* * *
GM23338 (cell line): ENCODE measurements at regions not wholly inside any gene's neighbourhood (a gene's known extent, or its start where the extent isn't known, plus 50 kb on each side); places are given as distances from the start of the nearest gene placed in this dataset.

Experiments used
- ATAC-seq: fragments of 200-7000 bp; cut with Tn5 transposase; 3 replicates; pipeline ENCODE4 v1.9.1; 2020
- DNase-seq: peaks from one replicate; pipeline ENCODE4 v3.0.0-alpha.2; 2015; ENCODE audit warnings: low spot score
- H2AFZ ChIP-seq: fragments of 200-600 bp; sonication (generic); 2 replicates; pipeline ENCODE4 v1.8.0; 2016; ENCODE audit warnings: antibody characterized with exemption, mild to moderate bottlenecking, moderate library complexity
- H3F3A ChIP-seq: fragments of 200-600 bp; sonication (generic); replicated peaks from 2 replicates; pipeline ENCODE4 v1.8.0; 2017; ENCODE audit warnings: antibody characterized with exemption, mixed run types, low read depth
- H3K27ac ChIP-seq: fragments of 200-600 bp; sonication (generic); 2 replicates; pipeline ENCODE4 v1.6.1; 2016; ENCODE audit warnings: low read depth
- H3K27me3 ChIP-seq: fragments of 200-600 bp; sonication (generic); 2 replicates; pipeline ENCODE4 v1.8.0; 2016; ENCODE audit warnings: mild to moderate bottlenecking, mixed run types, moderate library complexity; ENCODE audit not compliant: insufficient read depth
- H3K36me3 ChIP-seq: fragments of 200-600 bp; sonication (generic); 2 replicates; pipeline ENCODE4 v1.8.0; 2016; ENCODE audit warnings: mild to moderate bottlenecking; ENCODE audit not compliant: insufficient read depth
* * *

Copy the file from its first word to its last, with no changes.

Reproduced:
GM23338 (cell line): ENCODE measurements at regions not wholly inside any gene's neighbourhood (a gene's known extent, or its start where the extent isn't known, plus 50 kb on each side); places are given as distances from the start of the nearest gene placed in this dataset.

Experiments used
- ATAC-seq: fragments of 200-7000 bp; cut with Tn5 transposase; 3 replicates; pipeline ENCODE4 v1.9.1; 2020
- DNase-seq: peaks from one replicate; pipeline ENCODE4 v3.0.0-alpha.2; 2015; ENCODE audit warnings: low spot score
- H2AFZ ChIP-seq: fragments of 200-600 bp; sonication (generic); 2 replicates; pipeline ENCODE4 v1.8.0; 2016; ENCODE audit warnings: antibody characterized with exemption, mild to moderate bottlenecking, moderate library complexity
- H3F3A ChIP-seq: fragments of 200-600 bp; sonication (generic); replicated peaks from 2 replicates; pipeline ENCODE4 v1.8.0; 2017; ENCODE audit warnings: antibody characterized with exemption, mixed run types, low read depth
- H3K27ac ChIP-seq: fragments of 200-600 bp; sonication (generic); 2 replicates; pipeline ENCODE4 v1.6.1; 2016; ENCODE audit warnings: low read depth
- H3K27me3 ChIP-seq: fragments of 200-600 bp; sonication (generic); 2 replicates; pipeline ENCODE4 v1.8.0; 2016; ENCODE audit warnings: mild to moderate bottlenecking, mixed run types, moderate library complexity; ENCODE audit not compliant: insufficient read depth
- H3K36me3 ChIP-seq: fragments of 200-600 bp; sonication (generic); 2 replicates; pipeline ENCODE4 v1.8.0; 2016; ENCODE audit warnings: mild to moderate bottlenecking; ENCODE audit not compliant: insufficient read depth